The day started in a positive manner. The Police Command briefed 600 officers deployed on ‘Operation Chime’. The main aim of the operation was to facilitate the protesters lawful right to demonstrate. Officers were required to Police both sides of the divide and to utilise the Neighbourhood Police Units around the City to ensure that the people of Stoke-on-Trent could go about their business as normal as possible.

The Police were committed to supporting businesses so that they could enjoy a normal Saturday trading day.

The Police had said that they had managed to get the EDL leadership to sign a Memo of Understanding which informed them of the sort of Policing they could expect should the EDL conduct themselves in a reasonable manner.

Police officers were encouraged to interact with both the EDL and UAF and their tactics were based on being approachable, impartial and if required, to use  minimal force.

The Police were then deployed to go about their duties.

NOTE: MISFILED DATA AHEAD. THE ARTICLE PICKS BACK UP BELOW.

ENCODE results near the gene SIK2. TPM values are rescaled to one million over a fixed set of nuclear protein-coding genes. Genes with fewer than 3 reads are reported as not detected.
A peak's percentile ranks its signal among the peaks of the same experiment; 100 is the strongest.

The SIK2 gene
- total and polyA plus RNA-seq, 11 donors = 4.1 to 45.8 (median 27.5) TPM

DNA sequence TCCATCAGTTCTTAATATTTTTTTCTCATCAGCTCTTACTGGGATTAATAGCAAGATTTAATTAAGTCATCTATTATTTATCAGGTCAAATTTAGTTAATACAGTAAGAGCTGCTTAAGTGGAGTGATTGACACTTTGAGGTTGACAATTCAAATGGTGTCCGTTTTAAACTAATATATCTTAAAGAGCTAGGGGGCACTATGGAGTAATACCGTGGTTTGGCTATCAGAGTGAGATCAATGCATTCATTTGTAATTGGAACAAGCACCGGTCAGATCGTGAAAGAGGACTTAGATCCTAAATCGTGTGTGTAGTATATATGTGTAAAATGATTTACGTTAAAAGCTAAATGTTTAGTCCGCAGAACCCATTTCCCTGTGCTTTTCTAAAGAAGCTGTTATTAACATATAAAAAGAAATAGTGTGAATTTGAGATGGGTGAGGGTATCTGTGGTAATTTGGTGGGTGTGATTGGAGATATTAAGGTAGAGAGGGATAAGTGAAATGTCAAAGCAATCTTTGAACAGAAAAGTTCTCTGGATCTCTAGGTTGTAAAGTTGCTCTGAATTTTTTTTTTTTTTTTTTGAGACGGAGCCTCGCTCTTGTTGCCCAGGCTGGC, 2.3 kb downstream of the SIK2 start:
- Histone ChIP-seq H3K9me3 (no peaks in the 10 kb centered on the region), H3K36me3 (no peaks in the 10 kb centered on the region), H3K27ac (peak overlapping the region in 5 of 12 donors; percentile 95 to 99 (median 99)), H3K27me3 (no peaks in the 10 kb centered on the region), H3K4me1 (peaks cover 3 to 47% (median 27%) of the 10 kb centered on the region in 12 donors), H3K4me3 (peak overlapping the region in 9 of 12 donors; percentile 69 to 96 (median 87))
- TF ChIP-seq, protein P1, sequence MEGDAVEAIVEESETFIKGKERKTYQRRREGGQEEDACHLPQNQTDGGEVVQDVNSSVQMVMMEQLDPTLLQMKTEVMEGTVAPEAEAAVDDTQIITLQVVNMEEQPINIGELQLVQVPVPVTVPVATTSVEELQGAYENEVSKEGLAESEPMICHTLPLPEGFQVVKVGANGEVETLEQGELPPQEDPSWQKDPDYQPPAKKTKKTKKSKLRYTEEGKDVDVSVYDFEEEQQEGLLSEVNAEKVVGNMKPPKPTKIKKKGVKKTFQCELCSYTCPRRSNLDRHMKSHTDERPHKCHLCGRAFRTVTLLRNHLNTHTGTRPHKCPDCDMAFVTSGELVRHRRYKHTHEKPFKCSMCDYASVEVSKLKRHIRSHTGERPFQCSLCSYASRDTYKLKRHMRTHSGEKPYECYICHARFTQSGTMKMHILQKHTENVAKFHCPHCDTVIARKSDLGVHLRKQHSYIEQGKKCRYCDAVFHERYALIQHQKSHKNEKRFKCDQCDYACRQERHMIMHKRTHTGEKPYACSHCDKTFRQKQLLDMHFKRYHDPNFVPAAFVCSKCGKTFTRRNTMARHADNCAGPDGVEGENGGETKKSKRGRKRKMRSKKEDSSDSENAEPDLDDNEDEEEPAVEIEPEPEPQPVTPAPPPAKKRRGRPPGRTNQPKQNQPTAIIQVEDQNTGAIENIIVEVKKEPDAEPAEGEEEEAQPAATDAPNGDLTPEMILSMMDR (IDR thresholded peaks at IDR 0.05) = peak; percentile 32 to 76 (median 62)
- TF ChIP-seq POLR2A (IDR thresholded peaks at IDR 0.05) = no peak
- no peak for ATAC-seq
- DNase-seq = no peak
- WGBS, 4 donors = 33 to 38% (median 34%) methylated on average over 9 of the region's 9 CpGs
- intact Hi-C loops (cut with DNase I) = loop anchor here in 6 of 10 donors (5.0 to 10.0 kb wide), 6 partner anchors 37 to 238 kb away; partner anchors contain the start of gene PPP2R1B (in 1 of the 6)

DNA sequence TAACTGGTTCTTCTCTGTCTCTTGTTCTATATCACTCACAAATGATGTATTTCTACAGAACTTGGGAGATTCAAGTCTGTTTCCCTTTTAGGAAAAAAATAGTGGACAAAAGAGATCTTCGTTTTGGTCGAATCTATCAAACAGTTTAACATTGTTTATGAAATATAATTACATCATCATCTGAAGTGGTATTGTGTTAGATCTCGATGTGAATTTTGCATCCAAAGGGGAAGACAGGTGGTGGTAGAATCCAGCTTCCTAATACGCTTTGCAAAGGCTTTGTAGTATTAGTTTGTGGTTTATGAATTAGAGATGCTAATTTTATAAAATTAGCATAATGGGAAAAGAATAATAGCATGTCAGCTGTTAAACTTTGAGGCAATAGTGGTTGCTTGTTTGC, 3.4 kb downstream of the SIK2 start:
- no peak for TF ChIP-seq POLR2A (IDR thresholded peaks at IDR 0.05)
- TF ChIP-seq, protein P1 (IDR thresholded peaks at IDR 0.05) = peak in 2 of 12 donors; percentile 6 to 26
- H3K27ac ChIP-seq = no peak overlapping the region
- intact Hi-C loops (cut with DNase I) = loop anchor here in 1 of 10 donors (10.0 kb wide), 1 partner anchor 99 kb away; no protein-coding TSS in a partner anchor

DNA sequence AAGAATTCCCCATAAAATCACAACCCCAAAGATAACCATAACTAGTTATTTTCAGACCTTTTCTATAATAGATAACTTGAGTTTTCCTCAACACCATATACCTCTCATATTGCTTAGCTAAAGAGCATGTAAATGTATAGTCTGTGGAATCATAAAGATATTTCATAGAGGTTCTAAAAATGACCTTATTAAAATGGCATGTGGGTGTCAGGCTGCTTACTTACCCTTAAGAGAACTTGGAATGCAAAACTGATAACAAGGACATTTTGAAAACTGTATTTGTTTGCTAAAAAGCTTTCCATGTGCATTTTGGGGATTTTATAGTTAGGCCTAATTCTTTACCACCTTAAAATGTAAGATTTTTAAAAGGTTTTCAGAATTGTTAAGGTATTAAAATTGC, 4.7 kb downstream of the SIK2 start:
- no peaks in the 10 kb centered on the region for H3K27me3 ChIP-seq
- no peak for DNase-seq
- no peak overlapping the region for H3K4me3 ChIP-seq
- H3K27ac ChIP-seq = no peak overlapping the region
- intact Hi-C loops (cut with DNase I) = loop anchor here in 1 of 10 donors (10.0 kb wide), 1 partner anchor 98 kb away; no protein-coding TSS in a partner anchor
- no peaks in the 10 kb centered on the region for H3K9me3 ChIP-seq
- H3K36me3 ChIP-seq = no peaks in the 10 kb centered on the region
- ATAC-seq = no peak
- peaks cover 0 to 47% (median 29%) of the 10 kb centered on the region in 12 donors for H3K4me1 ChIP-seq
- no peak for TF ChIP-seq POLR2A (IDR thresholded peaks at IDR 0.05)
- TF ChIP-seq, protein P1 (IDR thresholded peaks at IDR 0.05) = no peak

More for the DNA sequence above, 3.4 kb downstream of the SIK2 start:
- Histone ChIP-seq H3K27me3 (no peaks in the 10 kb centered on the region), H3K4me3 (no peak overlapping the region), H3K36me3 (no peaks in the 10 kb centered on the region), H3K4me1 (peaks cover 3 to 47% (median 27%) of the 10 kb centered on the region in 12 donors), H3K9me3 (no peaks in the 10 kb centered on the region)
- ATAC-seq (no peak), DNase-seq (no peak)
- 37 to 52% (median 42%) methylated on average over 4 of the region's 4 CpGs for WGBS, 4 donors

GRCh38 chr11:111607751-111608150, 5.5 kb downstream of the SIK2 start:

We have some video footage that shows the officers attending their Operational Briefing and them readying for deployment.

We then rendezvoused with a large number of EDL supporters at Keele services.

We had arranged to interview one of the EDL Leaders named ‘Tommy’ – unfortunately he was unable to keep the appointment but promised to give us an interview in Hanley town centre.

However we did manage to interview an EDL supporter fro Durham named Paul and you can listen to this audio interview below.

We also have a video interview [watch it below] with Brian Ward the Deputy Leader of Stoke-on-Trent City Council, which was filmed just as the EDL demonstration was turning ugly.